Why Mike Trout, Not Miguel Cabrera, Is MLB's Premier Talent

Gregory John VitaleContributor IIISeptember 23, 2013

OAKLAND, CA - SEPTEMBER 17:  Mike Trout #27 of the Los Angeles Angels of Anaheim reacts after striking out during the fifth inning against the Oakland Athletics at O.co Coliseum on September 17, 2013 in Oakland, California.  (Photo by Thearon W. Henderson/Getty Images)
Thearon W. Henderson/Getty Images

Los Angeles Angels of Anaheim outfielder Mike Trout has the full package. We hear that statement a lot spoken by scouts and "homer" announcers alike, but when it comes to Trout, it actually has truth.

Arriving to the majors in the shadow of Washington Nationals outfielder Bryce Harper, Trout was not necessarily expected to become the star he now is at just 22 years of age. However, he has done so thanks to his elite talent at several facets of the game offensively and defensively.

The elephant in the room, however, is Miguel Cabrera (I swear that's not a fat joke).

Cabrera won the Triple Crown and MVP last season and would have done so again this season if not for an out-of-nowhere 51-home run season from Chris Davis.

So, you may fairly ask, how could I not think Cabrera is Major League Baseball's premier talent? The simple answer is that if I were given the choice of either Trout or Cabrera (age disregarded) to build my team around, I would choose Trout for his better overall skill (see video of Trout hitting for the cycle for just a taste of evidence).

The long answer is to follow...

Let's break down the qualities of an all-around baseball player into the following five categories* and see how Trout and Cabrera compare, shall we?


Hitting for Average

I didn't think it was possible, but Cabrera managed to improve upon his .330 average from last year and is currently sitting at a league-best .349. This facet of the game probably goes to Cabrera as he has beaten Trout in each of the years where they were in the league together...

However, for Trout proponents it's not all bad. In Cabrera's first two seasons he hit .268 and .294, much lower than Trout's two years of amazing consistency at .326. So, although Cabrera beats out Trout today, Trout looks to be ahead of the game in terms of career numbers (I am, however, by no means assuring Trout can keep up that pace for the next 10 years of his MLB career).


Hitting for Power

Baseball doesn't feature a bevy of hitters who can hit for power in addition to their ability to hit for average. This year, for example, only six players are hitting .300+ with 25+ home runs (Trout and Cabrera being two of them). In truth, they are a rare breed.

There should be no doubting Trout's power (as the video here shows) to hit the ball out of the park, but he likely loses this battle to Cabrera as well...

However, I did some math and through his first three seasons in the big leagues, Cabrera's home run rate was 0.05 (about once every 20 at-bats). And Trout's? He is also at 0.05, so the hitting of Cabrera and Trout becomes much more comparable the further we go back in Cabrera's career.



One could make the argument that baserunning is overrated and that if you hit home runs all day, baserunning is rendered essentially useless. Why baserunning is so important, however, is the ability to take extra bases and bring your team 90 feet closer to a run.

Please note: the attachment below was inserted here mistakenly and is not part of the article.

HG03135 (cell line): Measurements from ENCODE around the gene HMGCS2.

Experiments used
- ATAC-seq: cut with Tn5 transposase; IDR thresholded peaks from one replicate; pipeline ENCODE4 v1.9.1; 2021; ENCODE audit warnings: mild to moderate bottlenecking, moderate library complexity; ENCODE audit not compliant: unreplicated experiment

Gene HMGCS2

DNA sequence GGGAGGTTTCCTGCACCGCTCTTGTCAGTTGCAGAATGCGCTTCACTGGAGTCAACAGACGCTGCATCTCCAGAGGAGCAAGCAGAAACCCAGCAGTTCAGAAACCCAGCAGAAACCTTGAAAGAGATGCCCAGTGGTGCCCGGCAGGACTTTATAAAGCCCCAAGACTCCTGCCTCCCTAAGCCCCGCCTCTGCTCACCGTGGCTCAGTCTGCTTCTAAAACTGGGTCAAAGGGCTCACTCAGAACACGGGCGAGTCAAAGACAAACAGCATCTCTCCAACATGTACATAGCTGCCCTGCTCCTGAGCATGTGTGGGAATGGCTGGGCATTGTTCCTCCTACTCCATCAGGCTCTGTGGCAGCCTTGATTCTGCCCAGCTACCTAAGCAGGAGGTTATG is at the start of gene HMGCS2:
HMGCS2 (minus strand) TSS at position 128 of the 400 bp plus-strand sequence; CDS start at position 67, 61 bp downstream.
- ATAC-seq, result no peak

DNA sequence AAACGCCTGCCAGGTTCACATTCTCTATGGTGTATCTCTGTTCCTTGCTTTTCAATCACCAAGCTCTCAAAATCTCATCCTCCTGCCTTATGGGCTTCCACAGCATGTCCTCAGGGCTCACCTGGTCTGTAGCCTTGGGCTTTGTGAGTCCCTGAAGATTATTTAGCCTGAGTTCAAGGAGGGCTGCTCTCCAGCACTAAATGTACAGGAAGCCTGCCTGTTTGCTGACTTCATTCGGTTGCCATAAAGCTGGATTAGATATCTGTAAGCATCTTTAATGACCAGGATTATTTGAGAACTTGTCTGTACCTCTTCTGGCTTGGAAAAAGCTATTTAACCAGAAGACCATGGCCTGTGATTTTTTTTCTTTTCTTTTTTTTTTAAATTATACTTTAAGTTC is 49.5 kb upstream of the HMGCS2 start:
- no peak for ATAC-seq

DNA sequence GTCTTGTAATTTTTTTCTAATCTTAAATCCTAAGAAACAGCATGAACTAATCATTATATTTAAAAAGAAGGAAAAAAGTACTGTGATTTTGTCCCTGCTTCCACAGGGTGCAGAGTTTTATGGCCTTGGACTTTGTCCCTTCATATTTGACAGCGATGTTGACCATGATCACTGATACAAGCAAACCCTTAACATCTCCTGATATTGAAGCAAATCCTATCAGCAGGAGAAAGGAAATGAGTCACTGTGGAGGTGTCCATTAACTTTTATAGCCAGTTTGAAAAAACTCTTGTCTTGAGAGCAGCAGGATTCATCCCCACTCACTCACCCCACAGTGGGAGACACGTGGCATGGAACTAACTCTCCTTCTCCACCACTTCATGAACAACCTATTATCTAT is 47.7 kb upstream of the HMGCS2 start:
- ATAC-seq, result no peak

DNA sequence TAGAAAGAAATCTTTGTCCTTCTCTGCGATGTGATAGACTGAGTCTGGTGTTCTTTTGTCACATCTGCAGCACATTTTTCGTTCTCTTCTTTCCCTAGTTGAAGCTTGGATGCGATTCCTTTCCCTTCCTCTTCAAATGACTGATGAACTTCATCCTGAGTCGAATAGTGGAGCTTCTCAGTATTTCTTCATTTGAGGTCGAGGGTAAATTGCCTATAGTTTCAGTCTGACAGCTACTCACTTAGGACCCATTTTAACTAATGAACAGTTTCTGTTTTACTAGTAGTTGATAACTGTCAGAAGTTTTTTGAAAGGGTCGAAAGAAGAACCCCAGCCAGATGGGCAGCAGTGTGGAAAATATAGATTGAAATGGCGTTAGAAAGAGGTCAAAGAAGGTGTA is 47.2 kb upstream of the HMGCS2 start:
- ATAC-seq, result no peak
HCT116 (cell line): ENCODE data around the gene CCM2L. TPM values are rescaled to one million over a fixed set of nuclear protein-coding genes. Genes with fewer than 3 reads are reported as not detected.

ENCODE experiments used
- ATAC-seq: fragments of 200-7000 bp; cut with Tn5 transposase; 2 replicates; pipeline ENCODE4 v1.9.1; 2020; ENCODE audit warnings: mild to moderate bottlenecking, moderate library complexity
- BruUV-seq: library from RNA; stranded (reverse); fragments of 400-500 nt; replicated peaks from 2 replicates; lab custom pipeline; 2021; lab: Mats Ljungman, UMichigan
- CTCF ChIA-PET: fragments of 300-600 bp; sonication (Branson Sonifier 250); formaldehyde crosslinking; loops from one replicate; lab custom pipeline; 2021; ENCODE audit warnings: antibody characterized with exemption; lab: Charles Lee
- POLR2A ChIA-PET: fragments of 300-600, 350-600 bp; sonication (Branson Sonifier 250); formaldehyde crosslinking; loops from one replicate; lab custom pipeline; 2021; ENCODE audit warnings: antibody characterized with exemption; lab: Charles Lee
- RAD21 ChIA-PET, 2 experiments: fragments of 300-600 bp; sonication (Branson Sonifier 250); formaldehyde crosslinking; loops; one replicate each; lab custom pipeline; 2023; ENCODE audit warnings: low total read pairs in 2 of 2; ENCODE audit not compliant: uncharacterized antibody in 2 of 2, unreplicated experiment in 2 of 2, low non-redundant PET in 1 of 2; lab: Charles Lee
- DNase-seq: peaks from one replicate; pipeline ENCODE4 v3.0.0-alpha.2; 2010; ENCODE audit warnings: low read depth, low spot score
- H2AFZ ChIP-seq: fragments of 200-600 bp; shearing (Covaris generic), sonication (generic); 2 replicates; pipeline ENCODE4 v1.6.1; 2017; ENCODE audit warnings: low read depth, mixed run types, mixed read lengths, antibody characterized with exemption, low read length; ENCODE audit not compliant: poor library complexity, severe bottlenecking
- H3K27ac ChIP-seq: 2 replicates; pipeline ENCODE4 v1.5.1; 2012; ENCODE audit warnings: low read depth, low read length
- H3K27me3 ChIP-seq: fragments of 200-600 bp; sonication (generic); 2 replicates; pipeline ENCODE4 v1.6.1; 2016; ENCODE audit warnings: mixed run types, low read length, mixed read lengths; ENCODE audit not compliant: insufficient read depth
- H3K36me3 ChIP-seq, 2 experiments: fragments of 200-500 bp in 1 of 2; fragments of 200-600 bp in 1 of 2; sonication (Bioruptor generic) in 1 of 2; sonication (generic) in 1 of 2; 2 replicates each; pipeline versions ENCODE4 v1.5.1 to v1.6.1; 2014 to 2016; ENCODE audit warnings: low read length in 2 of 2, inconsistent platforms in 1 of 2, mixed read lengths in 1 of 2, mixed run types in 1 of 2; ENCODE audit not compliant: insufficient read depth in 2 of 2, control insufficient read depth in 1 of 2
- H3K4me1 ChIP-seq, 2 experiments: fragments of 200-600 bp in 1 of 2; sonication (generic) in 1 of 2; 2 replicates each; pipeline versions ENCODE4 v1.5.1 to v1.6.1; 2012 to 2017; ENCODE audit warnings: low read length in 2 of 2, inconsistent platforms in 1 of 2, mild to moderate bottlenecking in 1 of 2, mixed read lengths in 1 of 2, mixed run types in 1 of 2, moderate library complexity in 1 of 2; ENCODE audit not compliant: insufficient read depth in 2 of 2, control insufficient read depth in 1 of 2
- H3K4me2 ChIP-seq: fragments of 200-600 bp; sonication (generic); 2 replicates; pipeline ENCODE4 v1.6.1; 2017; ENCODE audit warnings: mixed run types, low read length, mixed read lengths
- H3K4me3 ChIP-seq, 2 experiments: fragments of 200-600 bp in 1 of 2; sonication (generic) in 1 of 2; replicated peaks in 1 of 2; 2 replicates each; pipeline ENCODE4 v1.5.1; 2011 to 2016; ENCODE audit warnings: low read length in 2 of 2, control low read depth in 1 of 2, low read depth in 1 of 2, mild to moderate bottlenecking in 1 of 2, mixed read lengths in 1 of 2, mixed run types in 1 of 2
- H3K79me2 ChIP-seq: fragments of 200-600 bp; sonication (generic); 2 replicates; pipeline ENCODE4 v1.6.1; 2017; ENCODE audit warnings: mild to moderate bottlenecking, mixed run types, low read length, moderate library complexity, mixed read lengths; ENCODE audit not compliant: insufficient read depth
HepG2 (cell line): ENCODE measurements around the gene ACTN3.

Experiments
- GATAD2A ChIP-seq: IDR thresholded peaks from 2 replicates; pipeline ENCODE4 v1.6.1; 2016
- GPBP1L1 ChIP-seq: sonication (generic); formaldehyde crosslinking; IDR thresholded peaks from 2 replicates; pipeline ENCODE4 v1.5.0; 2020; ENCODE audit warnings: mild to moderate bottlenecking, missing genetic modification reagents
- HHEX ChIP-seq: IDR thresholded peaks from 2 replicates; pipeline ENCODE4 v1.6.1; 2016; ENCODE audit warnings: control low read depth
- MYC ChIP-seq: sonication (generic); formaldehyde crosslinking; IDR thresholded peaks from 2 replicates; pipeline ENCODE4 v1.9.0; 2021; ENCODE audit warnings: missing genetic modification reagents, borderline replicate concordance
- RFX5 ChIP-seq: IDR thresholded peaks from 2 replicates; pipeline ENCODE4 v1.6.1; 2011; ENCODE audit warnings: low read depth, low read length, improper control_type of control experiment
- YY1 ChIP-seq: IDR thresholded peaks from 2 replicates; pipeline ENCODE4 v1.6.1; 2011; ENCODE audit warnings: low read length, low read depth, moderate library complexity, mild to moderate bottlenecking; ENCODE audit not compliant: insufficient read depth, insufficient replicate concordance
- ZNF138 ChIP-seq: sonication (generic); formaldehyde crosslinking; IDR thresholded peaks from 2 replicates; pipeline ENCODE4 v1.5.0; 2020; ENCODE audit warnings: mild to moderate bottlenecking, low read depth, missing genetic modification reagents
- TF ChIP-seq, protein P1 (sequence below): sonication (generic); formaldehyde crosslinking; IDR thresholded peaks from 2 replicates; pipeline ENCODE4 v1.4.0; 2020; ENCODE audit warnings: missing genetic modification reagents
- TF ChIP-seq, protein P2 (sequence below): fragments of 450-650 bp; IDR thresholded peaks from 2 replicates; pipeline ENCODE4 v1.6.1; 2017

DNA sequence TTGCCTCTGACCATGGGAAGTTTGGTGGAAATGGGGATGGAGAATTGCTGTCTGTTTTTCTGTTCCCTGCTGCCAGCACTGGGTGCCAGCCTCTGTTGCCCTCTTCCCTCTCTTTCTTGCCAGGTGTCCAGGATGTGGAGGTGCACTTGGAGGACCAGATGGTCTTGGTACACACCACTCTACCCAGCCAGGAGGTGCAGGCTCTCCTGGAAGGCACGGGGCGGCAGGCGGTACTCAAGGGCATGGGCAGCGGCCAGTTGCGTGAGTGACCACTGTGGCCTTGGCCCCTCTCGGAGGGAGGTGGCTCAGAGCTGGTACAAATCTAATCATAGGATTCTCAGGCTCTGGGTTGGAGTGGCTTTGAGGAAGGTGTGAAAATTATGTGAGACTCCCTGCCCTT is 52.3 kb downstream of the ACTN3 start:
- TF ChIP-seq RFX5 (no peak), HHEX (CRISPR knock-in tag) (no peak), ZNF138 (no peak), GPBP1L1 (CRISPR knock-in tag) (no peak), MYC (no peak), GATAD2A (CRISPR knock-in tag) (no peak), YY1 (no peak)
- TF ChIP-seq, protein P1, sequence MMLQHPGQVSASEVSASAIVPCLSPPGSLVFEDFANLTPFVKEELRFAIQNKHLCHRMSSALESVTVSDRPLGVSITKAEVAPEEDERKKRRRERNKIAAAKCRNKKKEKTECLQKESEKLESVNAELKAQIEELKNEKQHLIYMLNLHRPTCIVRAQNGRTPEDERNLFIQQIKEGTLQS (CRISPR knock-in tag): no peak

For instance, the difference between a man on first with one out is light years away from a man on second one out. If a player can steal second it takes away the double play and puts you in a position to score on a single. These are the small differences that make big changes in close games.

Miguel Cabrera could never do this. He is the guy you want at the dish when the speedster steals that bag, but he could never be the guy stealing.

Trout can be. Moreover, he has been 33 times this season and 49 times in his rookie season.

Stealing bases is one thing, but how that aggressiveness and speed ultimately affects the number of runs on the board is the only thing that matters. Scoring 108 this year and a league-leading 129 in 2012, Trout is one of the best in the business at getting around the bases in the most economical way possible.



Cabrera's defensive troubles may not be widely noticed because his offensive production really is that good, but most baseball fans could tell you Mike Trout is a beast on the defensive side. Exhibit A, the below video.


Game changing ability

When you're talking about game changing ability, you're talking about wins above replacement (WAR). When you talk about WAR, you're talking about Mike Trout. His 10.7 mark last year was the highest WAR since Barry Bonds' steroid-induced campaign in 2002 when he had a 11.6 WAR. One could argue he has put the stat on the map and it became one of the points of argument for those vying for him to win MVP last year (his WAR was 10.7 while Cabrera's was 6.9).

This season, Trout sits at a league-best 9.1. Further displaying his versatility, last year Trout became the first rookie to hit at least 30 home runs and steal at least 40 bases.

Of course, there is no doubt in my mind that Cabrera is the best hitter in baseball, but he is absolutely dominated by Trout in three of these key categories while Cabrera wins the hitting elements apparently by way of experience (Cabrera's hitting numbers from his first couple years look a lot like Trout's), leading me to declare the Angels' outfielder a better overall talent.

*I realize the five-tool player refers to hitting for average, hitting for power, baserunning, throwing and fielding, but as there is no practical way to compare arm strength through statistics, I replaced it with game changing ability.